- Though Hoyer suggested the team will replace low-OBP players, shortstop Starlin Castro (.294 this year) isn't considered part of the problem. "He'll figure out the on-base thing," said Hoyer, who says Castro is "just in a slump right now."
- If there was any doubt, it sounds like the Cubs will be trade deadline sellers once again. "If you are in a situation where you're not going to compete that year, and you have players that aren't signed for the next year, you're doing a disservice not to acquire young players at that time," said Hoyer. The Cubs' impending free agents include Matt Garza, Scott Feldman, Carlos Marmol, Dioner Navarro, Shawn Camp, Kevin Gregg, and Ryan Sweeney, while David DeJesus has a club option for 2014. Hoyer noted that the draft is a line of demarcation, after which teams start talking trade in earnest.
- The Cubs convinced Feldman to sign by offering an opportunity. "We told him flat out this winter when we recruited him that he'd be in the rotation and we'd try to give him as many starts as possible," said Hoyer, who admitted being able to offer that kind of opportunity is one of the few nice things about being in a rebuilding situation.
- Though the Cubs have "never really been in a huge hurry to move" Alfonso Soriano due to his positive clubhouse influence, Hoyer admitted, "At some point, it may make sense." Hoyer feels that Soriano might welcome a trade for a chance to get a ring. Hoyer said Soriano, who has a full no-trade clause, has not given the Cubs a list of teams, preferring to take it on a case-by-case basis. Back in February, Soriano told reporters there were "six or seven" clubs he's named to the Cubs as acceptable trade destinations, teams in the "east or center."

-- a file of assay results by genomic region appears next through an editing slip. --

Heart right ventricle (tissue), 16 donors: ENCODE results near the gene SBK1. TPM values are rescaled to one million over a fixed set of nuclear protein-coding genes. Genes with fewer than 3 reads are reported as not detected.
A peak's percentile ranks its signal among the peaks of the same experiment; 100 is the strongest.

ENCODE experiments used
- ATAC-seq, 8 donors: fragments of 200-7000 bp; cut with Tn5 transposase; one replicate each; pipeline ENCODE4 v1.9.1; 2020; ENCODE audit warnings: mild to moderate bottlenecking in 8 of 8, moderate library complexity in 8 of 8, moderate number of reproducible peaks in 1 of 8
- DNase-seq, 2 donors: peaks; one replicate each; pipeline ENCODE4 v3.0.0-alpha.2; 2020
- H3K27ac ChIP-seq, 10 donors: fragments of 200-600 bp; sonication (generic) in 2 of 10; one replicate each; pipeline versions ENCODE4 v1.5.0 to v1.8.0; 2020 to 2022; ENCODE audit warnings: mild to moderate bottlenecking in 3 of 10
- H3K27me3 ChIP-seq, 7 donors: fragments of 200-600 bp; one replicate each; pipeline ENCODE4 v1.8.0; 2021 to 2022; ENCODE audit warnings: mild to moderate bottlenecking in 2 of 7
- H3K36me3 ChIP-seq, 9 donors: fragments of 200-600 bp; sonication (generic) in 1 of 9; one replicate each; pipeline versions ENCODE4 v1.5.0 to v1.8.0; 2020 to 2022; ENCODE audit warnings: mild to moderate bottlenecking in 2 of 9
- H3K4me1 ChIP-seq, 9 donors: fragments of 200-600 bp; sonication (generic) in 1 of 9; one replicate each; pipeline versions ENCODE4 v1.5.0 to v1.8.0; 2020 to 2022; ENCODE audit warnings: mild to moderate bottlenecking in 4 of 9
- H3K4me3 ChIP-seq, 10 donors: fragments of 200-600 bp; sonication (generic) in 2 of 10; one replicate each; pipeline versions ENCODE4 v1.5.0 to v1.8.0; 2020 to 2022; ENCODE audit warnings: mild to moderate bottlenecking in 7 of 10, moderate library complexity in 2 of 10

- The Cubs pick second in Thursday's draft, and Hoyer noted, "We've really made a concerted effort not to let that #2 pick derail the rest of the draft." The Cubs have narrowed their list down to four college players, thought to be Mark Appel, Jonathan Gray, Kris Bryant, and Colin Moran. Tomorrow or even on draft day, Hoyer and company will whittle their list and take the best player on their board that doesn't go to the Astros first overall.
- How have Hoyer and Cubs president Theo Epstein done since taking over in fall 2011? Bruce Miles of the Daily Herald judges their major moves.
While Alfonso Soriano shot down a trade that would have sent him to the Giants last year, he may be more open to a deal if it presents itself this season, writes Gordon Wittenmyer of the Chicago Sun-Times.
"Yeah," Soriano said when asked if he's more likely to consider waiving his no-trade rights than he thought he might be a few months ago. "But it depends on them. It depends what the team wants. A chance to win, that's the most important thing. But it depends on the front office. It's not on me."
Soriano is hitting just .262/.291/.399 this season and will make $18MM this year and next, so he doesn't appear to be a particularly attractive trade target. Depending on how much salary the Cubs are willing to absorb, however, a team might be willing to trade for him, hoping for something more along the lines of last year's peformance, when he hit .262/.322/.499.
Charlie Wilmoth contributed to this post.